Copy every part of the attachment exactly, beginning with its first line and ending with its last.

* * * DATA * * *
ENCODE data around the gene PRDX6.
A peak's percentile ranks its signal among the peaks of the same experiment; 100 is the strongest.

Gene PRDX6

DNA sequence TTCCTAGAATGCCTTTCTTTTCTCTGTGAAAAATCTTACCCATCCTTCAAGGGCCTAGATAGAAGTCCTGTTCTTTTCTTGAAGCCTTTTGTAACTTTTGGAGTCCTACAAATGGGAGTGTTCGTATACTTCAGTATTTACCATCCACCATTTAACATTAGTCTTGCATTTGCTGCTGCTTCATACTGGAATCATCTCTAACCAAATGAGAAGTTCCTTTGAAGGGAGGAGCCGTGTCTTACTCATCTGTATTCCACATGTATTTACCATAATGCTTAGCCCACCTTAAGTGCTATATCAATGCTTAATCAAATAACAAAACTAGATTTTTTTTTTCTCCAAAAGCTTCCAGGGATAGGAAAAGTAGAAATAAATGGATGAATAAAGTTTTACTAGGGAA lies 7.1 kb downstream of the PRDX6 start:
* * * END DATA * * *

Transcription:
ENCODE data around the gene PRDX6.
A peak's percentile ranks its signal among the peaks of the same experiment; 100 is the strongest.

Gene PRDX6

DNA sequence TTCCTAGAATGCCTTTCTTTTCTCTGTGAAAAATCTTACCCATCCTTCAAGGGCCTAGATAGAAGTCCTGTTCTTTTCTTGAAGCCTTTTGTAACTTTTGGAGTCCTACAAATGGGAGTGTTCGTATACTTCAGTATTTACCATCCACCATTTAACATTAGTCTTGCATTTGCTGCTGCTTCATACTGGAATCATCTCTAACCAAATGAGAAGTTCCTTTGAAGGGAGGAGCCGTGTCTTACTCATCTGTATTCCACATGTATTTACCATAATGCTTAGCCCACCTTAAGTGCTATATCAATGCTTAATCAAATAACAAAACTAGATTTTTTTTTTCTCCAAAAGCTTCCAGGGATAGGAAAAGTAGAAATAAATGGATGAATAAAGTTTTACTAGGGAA lies 7.1 kb downstream of the PRDX6 start: